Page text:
Cohen’s had elegance right off the magazine covers. They had changed the shop completely. When you walked up those steps on the left hand side and entered the world of Cohen’s fashion you were just blown away. Everything was gorgeous. There were velvet coats or fur coats, fur-lined coats, there were hats like you had never seen before, there were shoes that were really today’s shoes with a clutch purse to match and the clothing was just gloriously beautiful and there was carpet on the floor and the dressing rooms were snazzier. Everything about Cohen’s was just snazzy, totally snazzy and big floor length mirrors, 2 or 3 of them in a row. You could stand there and see everything and you could stand there and just admire putting on a coat or whatever. Cohen’s really had a fashion sense that was a cut above. Cohen’s had a way of presenting it that was in a league of its own.

Click here to hear the full interview and leanr more about shopping on Main Street and the fashion of the 1950s and 1960s.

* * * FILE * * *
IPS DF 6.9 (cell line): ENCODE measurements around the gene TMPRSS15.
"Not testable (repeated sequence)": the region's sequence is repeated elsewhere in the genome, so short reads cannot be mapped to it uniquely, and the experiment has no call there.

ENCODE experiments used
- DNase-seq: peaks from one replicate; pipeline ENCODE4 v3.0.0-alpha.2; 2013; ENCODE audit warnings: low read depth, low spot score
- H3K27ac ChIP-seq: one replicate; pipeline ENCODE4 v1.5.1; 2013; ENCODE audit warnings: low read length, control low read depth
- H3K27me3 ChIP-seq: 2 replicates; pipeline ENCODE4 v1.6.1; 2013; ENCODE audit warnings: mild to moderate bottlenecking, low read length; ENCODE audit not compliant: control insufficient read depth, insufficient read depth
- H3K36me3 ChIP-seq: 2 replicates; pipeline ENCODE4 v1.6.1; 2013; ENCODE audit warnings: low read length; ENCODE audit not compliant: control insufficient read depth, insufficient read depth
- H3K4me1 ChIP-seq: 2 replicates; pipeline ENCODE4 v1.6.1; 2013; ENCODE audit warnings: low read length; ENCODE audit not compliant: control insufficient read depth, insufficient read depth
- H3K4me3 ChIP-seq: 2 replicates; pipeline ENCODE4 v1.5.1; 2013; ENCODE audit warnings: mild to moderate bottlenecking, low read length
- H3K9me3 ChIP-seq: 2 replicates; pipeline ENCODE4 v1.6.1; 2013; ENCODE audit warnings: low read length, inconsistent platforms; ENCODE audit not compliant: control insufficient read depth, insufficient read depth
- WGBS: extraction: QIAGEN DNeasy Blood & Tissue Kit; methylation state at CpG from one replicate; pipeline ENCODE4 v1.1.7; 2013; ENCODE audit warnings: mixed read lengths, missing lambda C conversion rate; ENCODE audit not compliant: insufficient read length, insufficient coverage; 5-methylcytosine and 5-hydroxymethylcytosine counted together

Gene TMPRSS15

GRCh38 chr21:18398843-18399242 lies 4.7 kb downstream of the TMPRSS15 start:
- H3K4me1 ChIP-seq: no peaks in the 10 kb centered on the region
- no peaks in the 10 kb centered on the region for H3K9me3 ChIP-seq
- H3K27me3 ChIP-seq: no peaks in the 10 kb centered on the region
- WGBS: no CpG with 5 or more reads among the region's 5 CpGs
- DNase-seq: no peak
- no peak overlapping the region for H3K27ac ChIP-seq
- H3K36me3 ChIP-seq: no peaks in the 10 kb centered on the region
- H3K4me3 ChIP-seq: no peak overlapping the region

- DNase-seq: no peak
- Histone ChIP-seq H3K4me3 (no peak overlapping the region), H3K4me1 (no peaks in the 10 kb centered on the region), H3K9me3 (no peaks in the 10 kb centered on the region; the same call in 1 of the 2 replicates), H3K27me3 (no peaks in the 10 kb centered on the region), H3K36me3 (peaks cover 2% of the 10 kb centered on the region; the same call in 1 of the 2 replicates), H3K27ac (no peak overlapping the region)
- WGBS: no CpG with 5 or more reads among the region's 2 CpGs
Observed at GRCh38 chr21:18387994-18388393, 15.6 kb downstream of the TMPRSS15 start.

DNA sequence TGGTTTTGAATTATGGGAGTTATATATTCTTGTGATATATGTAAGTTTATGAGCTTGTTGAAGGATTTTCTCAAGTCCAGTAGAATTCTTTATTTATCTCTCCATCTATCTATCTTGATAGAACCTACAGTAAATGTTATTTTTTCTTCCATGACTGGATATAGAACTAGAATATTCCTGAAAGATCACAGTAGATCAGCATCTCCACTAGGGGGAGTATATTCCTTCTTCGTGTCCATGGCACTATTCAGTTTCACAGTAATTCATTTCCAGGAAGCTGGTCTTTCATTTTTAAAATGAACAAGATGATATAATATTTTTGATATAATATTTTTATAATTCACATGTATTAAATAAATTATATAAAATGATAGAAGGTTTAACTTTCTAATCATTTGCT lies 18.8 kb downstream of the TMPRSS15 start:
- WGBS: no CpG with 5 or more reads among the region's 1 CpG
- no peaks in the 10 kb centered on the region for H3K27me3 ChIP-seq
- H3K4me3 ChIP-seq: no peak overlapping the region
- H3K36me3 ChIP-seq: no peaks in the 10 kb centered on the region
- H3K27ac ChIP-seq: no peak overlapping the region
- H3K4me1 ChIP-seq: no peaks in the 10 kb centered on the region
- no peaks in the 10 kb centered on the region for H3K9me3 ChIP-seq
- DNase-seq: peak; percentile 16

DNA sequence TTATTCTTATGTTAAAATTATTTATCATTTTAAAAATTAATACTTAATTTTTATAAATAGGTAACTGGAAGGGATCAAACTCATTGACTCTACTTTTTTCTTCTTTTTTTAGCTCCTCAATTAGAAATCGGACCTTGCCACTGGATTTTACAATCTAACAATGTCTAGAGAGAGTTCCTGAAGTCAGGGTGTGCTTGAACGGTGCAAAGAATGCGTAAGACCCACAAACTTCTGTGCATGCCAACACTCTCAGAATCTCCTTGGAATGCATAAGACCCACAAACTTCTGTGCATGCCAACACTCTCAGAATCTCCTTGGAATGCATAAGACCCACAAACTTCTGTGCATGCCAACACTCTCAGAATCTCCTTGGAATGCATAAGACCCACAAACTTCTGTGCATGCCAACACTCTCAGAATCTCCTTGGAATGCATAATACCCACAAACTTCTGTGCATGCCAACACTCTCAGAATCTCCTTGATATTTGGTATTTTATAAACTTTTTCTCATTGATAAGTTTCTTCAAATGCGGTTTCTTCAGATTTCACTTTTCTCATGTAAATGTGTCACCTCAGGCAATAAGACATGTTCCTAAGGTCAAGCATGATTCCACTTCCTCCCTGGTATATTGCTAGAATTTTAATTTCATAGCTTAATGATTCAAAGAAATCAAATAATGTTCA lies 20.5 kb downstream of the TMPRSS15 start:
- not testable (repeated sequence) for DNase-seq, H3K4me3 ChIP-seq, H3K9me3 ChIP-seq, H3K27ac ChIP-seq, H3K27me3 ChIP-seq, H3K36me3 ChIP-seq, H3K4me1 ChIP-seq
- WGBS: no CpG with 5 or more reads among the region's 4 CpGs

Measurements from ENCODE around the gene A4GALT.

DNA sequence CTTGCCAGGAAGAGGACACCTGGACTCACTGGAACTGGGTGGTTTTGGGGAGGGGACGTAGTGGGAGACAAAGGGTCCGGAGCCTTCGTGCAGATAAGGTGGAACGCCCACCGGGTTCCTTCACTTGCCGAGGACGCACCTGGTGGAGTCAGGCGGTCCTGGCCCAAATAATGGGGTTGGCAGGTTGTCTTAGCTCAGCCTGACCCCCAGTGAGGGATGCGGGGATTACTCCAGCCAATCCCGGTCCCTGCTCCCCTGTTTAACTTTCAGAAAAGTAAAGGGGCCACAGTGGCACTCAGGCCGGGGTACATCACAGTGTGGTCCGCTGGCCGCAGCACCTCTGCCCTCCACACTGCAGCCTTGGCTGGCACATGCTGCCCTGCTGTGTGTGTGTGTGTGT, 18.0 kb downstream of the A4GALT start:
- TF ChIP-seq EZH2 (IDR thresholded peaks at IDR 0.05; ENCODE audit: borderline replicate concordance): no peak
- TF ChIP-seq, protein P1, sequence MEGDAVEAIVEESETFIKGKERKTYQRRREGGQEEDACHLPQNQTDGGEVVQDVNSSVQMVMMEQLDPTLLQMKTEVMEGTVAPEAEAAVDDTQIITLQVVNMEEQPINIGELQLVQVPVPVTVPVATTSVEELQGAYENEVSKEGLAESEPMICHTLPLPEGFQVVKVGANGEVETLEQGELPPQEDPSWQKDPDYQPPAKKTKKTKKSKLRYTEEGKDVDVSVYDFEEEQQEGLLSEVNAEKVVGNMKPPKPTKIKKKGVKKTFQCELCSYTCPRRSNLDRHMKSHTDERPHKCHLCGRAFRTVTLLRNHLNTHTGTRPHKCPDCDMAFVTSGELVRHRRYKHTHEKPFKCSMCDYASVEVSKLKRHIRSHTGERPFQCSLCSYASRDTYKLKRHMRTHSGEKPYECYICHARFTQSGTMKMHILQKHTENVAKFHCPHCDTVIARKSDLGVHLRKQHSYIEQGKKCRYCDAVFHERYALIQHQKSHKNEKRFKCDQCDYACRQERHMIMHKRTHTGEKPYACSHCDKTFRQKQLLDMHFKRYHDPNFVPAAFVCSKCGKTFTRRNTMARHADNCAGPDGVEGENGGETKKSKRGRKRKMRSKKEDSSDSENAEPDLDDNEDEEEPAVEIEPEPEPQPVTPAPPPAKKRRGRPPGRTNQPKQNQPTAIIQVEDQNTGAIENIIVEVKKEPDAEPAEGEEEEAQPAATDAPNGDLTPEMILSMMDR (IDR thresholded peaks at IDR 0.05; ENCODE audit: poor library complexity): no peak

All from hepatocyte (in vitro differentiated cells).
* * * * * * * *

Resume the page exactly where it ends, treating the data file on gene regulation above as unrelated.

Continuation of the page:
~Terra Barrett

Tuesday, May 16, 2017

Alex C. Gruchy General Dealer, Pouch Cove 1954 #Folklorephoto

028.03.013 Alex H. J. Gruchy, Delcie Squires, and Pearl Squires in front of Alex C. Gruchy General Dealer, Pouch Cove. 1954
Photograph courtesy of the Portugal Cove-St. Philip's Archives 
These two photograph are from the Allen and Pearl Squires fonds at the Portugal Cove-St. Philip's Archives. Allen and Pearl visited his home town of St. Philips, taking 35mm slided in 1954 and 1962. The slides show the couples travels around the Avalon Peninsula including Pouch Cove. The above photo shows the Pouch Cove shop Alex C. Gruchy General Dealer in 1954. Allen Squires and Alex Gruchy served together in WW2 as part of the 166th Newfoundland Field Regiment Royal Artillery. Below is a photograph from Allen and Pearls 1962 visit, showing Allen Squires, Alex and Jean Gruchy with their children and a friends baby.